The long-awaited Supreme Court decision on the Revised Implementing Rules and Regulations (RIRR) of the Philippine Milk Code was finally issued on Tuesday, 9 October. What followed was a stream of news reports claiming that the Supreme Court decision was a blow to breastfeeding advocates. "Supreme Court lifts ban on advertising of breastmilk substitutes," the headlines screamed. Nothing could be farther from the truth. There never was such a ban, because as soon as the RIRR was promulgated, the milk companies asked the Supreme Court to place it on temporary restraining order, which the Supreme Court GRANTED. The RIRR had been suspended all this time, milk companies continued to market and advertise and peddle their products with impunity ... until last Tueday.
In fact, the Supreme Court decision was in favor of the respondent, the Department of Health. The Supreme Court lifted the temporary restraining order on the RIRR -- with a few exceptions -- which means that the RIRR is now in effect. The Supreme Court ruled largely in favor of the Health Department:
"Except Sections 4(f), 11 and 46, the rest of the provisions of the RIRR are in consonance with the objective, purpose and intent of the Mllk Code, constituting reasonable regulation of an industry which affects public health and welfare and, as such, the rest of the RIRR do not constitute illegal restraint of trade nor are they violative of the due process clause of the Constitution."
Sections 4(f) and 11 call for the prohibition of the advertising, promotion or sponsorships of infant formula, breastmilk substitutes and other related products. Section 46 imposes administrative sanctions for the violation of the Milk Code, including fines higher than what the Milk Code originally specified. Unfortunately, media reports have focused on the loss particularly of the provision banning the advertising of breastmilk substitutes.
What the Supreme Court upheld
Other than than these, the rest of the RIRR can now be implemented! And the rest of the RIRR calls for significantly tighter regulation on the marketing of breastmilk sustitutes and related products, most notably:
* The Milk Code's coverage is not limited to children 0-12 months old. Rather the Supreme Court upholds that the Milk Code's scope covers all breastmilk substitutes including those to be used by children aged over 12 months. (The Milk Code defines "breastmilk substitutes" as "any food being marketed or otherwise represented as partial or total replacement of breastmilk whether or not suitable for that purpose.")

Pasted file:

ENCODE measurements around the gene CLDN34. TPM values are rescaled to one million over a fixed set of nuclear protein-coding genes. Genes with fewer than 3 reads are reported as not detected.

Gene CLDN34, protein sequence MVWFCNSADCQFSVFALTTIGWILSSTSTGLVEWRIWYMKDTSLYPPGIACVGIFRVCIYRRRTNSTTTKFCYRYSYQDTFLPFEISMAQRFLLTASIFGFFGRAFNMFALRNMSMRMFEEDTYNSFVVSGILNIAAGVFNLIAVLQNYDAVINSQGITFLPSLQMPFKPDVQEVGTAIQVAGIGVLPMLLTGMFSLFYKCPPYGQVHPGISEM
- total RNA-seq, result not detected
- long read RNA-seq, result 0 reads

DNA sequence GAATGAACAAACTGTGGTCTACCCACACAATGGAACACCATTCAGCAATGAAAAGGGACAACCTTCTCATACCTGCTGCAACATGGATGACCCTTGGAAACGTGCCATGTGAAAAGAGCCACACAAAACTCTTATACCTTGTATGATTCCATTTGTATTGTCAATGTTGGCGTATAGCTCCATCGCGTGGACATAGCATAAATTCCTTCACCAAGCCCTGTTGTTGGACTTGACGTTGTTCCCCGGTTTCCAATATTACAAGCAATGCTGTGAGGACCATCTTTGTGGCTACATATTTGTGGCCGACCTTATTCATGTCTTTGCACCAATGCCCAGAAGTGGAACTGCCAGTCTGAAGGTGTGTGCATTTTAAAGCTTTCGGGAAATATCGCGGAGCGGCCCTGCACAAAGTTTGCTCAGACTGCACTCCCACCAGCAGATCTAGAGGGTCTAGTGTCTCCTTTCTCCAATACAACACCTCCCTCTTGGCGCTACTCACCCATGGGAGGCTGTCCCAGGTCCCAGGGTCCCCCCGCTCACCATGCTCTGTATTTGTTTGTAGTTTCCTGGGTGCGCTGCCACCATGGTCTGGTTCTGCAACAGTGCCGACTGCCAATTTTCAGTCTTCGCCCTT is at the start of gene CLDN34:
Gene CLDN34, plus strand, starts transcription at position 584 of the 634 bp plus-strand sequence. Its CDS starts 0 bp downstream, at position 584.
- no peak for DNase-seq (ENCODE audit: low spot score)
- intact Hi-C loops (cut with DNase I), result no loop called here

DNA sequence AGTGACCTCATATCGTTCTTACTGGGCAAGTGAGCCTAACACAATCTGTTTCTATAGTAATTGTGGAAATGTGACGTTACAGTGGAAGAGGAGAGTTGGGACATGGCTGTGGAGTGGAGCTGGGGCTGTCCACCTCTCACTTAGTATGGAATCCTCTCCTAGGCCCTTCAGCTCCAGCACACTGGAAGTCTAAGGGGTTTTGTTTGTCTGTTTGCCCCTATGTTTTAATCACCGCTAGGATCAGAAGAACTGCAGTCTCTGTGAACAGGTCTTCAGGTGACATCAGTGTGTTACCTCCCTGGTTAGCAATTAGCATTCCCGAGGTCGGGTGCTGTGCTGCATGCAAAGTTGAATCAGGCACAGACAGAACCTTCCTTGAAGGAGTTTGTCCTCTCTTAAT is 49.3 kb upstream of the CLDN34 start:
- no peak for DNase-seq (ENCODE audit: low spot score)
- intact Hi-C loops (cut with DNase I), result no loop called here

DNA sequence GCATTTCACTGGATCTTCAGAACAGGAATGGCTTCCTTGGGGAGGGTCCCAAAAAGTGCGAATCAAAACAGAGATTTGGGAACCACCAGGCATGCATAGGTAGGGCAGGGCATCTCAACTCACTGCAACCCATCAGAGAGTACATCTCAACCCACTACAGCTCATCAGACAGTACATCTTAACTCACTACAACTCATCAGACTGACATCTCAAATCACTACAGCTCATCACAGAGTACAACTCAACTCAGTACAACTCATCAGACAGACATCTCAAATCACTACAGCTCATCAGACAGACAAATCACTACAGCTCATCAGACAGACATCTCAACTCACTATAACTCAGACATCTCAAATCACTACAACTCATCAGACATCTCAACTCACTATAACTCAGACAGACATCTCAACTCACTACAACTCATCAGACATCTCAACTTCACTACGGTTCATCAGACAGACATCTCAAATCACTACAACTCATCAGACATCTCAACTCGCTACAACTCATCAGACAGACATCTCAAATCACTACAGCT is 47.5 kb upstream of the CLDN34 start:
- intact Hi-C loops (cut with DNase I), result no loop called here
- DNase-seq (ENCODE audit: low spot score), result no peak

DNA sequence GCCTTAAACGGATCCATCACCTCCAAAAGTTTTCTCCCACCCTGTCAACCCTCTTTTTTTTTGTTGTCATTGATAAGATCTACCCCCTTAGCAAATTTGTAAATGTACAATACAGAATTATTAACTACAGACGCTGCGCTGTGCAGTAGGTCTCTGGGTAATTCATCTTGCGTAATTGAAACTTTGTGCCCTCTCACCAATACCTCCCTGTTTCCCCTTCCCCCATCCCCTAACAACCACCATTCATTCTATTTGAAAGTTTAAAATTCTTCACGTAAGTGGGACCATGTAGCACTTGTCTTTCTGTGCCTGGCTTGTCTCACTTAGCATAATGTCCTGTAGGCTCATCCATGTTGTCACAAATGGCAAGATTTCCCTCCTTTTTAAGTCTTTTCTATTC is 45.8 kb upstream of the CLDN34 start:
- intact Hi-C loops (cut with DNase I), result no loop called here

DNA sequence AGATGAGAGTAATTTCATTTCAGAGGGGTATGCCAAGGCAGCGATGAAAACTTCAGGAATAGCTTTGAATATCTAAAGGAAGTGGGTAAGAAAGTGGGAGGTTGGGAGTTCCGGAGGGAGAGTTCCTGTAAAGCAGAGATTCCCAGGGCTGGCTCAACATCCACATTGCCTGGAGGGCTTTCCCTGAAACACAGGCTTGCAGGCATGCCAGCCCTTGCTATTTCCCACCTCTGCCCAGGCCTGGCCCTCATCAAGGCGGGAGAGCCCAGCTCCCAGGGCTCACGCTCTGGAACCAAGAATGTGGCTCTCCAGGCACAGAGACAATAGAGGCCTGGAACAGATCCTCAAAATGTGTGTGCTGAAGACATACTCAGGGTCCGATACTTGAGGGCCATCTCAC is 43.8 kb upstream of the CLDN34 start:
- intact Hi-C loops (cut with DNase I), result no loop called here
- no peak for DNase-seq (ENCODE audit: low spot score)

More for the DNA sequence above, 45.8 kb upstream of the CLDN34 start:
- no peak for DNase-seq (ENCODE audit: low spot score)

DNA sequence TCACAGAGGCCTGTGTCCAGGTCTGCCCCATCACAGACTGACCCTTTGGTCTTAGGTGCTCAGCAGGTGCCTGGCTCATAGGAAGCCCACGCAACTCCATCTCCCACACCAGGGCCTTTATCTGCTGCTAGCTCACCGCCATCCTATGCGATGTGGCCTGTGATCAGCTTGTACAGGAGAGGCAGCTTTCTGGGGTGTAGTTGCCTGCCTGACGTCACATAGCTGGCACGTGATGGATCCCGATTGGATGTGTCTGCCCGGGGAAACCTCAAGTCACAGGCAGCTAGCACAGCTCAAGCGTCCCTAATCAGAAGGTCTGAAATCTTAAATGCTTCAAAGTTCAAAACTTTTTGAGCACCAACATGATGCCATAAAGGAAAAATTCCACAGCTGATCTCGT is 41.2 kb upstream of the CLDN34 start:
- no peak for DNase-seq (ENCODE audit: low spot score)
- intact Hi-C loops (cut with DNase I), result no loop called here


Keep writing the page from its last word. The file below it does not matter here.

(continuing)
* Advertising, promotion or other marketing materials for breastmilk substitutes need to be approved by the Inter-Agency Committee and should not contain, among others, terms like "close to mother's milk", pictures or texts that idealize infant and milk formula. Any health and nutrition claims, false or misleading information or claims of products are prohibited.
* Breastmilk substitutes have to follow labeling requirements, in both English and Filipino, which include a message on the "health hazards of [the use] unnecessary or improper use of infant formula and other related products including information that powdered infant formula may contain pathogenic microorganisms and must be prepared and used appropriately."
* Milk companies are prohibited from giving financial or material inducements or gifts of any sort to promote products to health workers and to any member of the general public. They cannot give donations to the general public, hospitals, health facilities, their personel and members of their families.
* Milk companies are prohibited from conducting or being involved in any activity on breastfeeding promotion, education and production of materials on breastfeeding, or to act as speakers in classes or seminars for women and children's activities, and to use these venues to market their brands or company names. Neither can milk companies have point-of-sale advertising, give away samples and other promotional items, etc. directly to consumers at retail level.
* Milk companies shall not form part of any policymaking body involved in the advancement of breastfeeding.
These are but a few of the "gains" that breastfeeding advocates have obtained through the Supreme Court's ruling. One of my favorite sections in the Milk Code is the little-known and little discussed Section 56, Extending Prohibition for Brandnames and Company Logo Identification. It says, "The Department (of Health) shall periodically review whether or not to allow or prohibit the use of brandnames or company logos of products within the scope of this Code which are similar to the brandnames or logos utilized for products not covered by this Code, including the physical appearance of the container...."
So you see, contrary to what the press has been reporting, we breastfeeding advocates have gained much more than we lost. All in all, the Supreme Court decision was a victory for breastfeeding in the Philippines.
Now we face the work of ensuring the implementation of the RIRR of the Milk Code.
Download the entire Supreme Court decision here:
Download the UNICEF official statement here:
And here's Atty. Ipat Luna's take on the Supreme Court ruling: